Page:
Over the past couple of years I have become increasing intrigued by surrealist art. I say intrigued because I cannot honestly say that I like it. Still there has always been a part of me that desired to understand it.
The dictionary defines surrealism as dictation of thought in the absence of all control exercised by reason, outside of all aesthetic and moral preoccupation.
While researching the philosophy behind the movement I was introduced to the idea of accessing the unconscious portions of your mind. The surrealist artist, whether painter, writer or filmmaker, seeks to tap into or access the portions of the brain that contain the thoughts, images, and visions that our conscious mind is unaware of. Surrealism, in its purist form, is an unfiltered, unbridled, continuous stream of thinking.
As an artist and a songwriter (with a seemingly perpetual case of writer’s block) I will admit that the idea of somehow tearing down the wall that obstructs the doorway to my creativity sounds exciting and liberating. So I began researching surrealism and the access of the unconscious mind.
If all of this sounds a bit cult-like and strange, that’s because it is.
Surrealism and surrealist art stemmed from a cultural movement known as Dadaism that originated in Zurich, Switzerland during WWI. Those who were drawn in Dadaism were taking a stand against the war, considered the modern world meaningless, and were, in nature, anarchists. This movement is what laid the foundation for surrealism.
Anyone familiar with the works of artists such as Salvador Dali know that surrealist art is bizarre and often borders on or even crosses the line of disturbing. This is especially evident in some of the “avant garde” filmmakers such as David Lynch. (See The Alphabet. Or don’t. I actually recommend the latter.) The question that comes to mind when experiencing these strange works is “Where in the world do these ideas come from?” Their bizarre nature tends to leave me feeling as though I just walked into the dark and secret corners of somebody’s life.
This led me to the question “What is the real nature of this art form?”. Is this really something we should be tapping into?
If the philosophy behind this kind of work is unfiltered thought and ideas what does this say about the person creating it?
To be honest the desire to “free” myself and give reign to what is unconscious seemed strangely appealing. I have in my life put up so many walls to guard myself against…well…I don’t know really, that even accessing the creative pools in my brain have become increasingly difficult. The question I began to ask myself though was, as a woman of faith, should I be entertaining such Freudian ideas when the man himself viewed religion as an affliction and a form of neurosis. Is this merely philosophy as opposed to faith?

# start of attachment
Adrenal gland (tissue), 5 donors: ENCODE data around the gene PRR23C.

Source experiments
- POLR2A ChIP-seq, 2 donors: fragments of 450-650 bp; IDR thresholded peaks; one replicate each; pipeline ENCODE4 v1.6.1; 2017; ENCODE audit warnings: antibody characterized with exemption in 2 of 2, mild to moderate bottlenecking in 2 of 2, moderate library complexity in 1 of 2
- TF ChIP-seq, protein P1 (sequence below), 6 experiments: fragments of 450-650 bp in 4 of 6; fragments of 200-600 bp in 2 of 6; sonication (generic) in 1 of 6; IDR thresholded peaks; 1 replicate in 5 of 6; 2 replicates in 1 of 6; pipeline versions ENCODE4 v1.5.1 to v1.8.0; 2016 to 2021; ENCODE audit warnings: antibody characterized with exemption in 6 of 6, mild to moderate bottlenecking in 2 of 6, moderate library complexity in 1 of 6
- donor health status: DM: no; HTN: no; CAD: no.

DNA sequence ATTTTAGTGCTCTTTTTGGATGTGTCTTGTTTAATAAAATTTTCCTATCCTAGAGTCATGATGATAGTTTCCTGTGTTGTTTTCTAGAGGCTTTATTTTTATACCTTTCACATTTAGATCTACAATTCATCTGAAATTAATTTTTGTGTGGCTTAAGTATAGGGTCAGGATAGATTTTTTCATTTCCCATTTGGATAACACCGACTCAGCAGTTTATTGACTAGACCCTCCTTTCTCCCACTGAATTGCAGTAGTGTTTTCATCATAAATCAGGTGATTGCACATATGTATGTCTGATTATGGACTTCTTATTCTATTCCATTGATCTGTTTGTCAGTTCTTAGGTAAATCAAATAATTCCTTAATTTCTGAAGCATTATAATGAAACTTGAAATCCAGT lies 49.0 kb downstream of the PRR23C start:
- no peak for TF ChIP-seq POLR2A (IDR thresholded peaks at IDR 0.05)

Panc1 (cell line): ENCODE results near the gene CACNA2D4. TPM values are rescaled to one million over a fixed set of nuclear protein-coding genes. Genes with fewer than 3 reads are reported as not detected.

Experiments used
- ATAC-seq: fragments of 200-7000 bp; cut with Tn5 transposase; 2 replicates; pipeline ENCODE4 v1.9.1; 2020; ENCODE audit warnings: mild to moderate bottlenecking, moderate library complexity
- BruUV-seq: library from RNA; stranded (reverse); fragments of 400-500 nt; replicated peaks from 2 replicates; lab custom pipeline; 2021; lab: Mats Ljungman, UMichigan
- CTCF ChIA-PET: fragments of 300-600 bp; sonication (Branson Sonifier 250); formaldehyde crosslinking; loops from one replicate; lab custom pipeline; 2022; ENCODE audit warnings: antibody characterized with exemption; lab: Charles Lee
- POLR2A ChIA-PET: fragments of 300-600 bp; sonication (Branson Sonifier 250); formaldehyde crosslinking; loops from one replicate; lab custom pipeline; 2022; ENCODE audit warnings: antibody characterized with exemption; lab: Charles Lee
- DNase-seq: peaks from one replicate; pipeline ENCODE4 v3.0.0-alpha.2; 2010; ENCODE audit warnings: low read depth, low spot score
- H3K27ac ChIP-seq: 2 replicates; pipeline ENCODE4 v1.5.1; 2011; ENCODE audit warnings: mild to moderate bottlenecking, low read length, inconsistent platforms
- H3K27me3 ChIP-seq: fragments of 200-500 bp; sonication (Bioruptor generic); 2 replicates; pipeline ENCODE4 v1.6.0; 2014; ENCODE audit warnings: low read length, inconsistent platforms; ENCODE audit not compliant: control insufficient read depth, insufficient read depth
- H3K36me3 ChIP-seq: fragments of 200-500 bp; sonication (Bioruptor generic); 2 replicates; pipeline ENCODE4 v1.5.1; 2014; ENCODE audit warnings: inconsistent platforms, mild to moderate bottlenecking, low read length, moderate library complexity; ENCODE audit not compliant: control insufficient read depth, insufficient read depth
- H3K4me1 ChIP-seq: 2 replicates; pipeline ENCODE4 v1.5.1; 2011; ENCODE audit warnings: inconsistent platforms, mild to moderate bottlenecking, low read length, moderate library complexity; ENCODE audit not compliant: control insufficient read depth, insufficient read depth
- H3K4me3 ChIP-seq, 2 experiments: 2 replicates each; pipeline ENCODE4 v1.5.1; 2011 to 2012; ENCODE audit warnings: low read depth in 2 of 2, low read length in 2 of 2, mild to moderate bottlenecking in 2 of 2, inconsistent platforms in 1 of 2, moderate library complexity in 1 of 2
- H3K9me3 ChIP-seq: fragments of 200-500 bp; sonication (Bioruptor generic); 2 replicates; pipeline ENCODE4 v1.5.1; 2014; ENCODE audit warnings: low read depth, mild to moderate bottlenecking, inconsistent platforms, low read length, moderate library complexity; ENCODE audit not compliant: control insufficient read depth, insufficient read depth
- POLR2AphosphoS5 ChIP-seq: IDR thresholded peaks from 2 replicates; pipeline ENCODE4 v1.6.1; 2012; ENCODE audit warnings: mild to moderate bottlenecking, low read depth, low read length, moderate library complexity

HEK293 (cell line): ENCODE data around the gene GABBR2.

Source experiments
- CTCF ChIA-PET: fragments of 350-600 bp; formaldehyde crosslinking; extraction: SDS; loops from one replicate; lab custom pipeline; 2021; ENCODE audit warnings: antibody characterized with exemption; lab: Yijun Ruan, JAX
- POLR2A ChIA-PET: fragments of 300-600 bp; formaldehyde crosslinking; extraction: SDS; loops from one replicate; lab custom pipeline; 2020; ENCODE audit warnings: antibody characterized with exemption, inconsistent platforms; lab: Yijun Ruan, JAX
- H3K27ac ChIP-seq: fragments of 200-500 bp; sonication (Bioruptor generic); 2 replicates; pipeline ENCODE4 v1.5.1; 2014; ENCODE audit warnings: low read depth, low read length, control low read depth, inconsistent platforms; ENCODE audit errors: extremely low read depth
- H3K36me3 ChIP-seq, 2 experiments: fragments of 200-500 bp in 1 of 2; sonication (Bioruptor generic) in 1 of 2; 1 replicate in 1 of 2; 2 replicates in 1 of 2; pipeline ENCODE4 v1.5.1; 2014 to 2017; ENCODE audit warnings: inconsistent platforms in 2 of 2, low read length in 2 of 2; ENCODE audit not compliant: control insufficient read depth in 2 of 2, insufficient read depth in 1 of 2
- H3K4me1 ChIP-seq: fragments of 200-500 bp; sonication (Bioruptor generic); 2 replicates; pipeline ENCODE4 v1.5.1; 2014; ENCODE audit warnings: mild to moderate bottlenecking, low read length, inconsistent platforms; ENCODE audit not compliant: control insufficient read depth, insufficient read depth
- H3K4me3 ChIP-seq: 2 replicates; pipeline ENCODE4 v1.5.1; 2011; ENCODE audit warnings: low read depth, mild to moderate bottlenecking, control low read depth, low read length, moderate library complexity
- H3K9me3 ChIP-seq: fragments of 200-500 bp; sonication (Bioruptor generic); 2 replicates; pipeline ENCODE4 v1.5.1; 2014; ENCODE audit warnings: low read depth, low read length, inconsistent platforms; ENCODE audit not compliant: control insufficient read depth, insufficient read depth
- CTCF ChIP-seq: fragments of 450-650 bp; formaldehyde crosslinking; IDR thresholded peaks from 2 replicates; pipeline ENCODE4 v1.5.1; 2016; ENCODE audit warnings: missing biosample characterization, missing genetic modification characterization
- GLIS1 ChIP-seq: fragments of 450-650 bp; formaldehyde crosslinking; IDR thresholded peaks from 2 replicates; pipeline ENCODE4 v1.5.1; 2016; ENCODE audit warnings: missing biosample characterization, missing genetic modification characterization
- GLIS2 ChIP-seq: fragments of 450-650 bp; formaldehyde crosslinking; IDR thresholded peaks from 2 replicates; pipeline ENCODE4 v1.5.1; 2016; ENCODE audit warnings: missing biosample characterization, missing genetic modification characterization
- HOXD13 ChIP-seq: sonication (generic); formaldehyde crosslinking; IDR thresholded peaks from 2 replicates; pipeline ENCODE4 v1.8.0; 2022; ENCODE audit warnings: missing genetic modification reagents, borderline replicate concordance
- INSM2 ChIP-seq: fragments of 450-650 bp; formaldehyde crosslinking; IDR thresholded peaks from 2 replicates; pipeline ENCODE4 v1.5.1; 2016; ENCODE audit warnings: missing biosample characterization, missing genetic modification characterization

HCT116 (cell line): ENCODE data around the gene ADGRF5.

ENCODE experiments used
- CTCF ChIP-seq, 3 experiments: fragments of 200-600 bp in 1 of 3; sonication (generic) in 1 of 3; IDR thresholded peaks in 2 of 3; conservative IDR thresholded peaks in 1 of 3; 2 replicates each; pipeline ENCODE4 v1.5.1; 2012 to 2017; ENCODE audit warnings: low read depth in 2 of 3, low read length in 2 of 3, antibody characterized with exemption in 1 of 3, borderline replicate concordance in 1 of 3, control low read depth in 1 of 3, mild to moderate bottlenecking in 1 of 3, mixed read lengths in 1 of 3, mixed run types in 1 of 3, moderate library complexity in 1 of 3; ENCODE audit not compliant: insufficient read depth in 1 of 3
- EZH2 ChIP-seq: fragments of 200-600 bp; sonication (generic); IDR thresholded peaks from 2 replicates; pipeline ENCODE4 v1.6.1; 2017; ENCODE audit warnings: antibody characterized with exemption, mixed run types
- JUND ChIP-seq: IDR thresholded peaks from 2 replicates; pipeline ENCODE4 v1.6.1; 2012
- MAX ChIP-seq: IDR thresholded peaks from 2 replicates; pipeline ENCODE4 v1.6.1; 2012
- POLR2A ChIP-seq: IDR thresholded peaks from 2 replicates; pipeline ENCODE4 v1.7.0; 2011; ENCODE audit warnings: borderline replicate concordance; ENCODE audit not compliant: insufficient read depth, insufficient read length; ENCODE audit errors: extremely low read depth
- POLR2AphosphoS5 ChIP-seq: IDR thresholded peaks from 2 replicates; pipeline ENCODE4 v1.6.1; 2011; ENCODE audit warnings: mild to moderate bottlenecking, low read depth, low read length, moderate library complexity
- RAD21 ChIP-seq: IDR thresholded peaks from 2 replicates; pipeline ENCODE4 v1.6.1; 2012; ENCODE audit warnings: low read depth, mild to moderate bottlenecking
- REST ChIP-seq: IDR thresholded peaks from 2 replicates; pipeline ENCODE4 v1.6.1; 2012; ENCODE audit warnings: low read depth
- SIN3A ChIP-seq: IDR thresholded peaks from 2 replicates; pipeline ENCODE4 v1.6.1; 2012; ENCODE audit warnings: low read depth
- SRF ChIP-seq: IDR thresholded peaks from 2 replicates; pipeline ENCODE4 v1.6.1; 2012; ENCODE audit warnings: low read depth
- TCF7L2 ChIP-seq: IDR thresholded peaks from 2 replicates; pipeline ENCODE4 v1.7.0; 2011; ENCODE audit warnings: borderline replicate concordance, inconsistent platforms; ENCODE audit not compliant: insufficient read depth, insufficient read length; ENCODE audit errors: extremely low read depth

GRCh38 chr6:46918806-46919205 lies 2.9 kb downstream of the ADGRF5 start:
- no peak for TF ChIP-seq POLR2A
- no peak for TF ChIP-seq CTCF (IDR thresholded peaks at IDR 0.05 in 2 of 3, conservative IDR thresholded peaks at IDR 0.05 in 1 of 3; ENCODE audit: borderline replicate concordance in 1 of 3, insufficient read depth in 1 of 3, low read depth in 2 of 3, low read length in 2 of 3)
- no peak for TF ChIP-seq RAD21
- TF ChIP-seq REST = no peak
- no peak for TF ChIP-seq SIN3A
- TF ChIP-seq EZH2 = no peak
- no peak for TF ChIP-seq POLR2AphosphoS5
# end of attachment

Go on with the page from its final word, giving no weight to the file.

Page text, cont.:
I found an interesting answer when I stumbled upon a paper written by a Dr. Daniel C. Aikens titled “The Unconscious: A Christian Appraisal. The paper itself is written in respect to psychology and Christian counseling versus the arts but he makes some very interesting points that can certainly be applicable. He validates the existence of the unconscious by equating it with the heart. He quotes Paul’s discourse in Romans 7 of the Scriptures on not doing what he wants to do and doing that which he does not want to do. Dr. Aikens then poses the question “Where does this evil force called sin reside? Could it not be that which makes up part of the unconscious within the human psyche?” He then states, “The unconscious very well may be one element of the bastard of sin that infests the whole human race.”
I was suddenly very excited to hear that last statement, for that very idea had already occurred to me! It was already my theory that the reason surrealist artwork causes such anxiety within me was because I was witnessing the core of the artist’s depravity. Is tapping into the unconscious really just the exposure of everything that is wretched and evil within man? Do I really want to know the deep contents of my heart? I am already aware of my conscious tendency to lust, and to be angry, and to act with deceit. Do I really want to know the things that are hiding in the deep recesses of my heart?
Mark 7:21-23 says:
“For from within, out of the heart of men, proceed the evil thoughts, fornications, thefts, murders, adulteries, deeds of coveting and wickedness, as well as deceit, sensuality, envy, slander, pride and foolishness. All these evil things proceed from within and defile the man.”
I do want to state, though, that I am not throwing out the access of the unconscious completely.
The unconscious, to the artist, can be a great pool to draw from. I believe there to be great riches wading in the waters of the unconscious mind. But releasing its contents without filters can be dangerous and boundaries need to be set. If one is not cautious, evil, when given a foothold, will prevail. Shedding light on our sin, confessing and coping with it through artistic expression, I believe is healthy and can be highly therapeutic. But the sin nature that is at the root of every individual can also destroy the levees that are designed to protect us.
So to my fellow artists, whether you be musicians, painters, or writers, I encourage you to find your artistic freedom not in the depths of your unconscious mind (which is, in truth, the depths of our depravity) but in the first and greatest Artist that ever existed.
For in Him is true beauty, truth itself, and true love.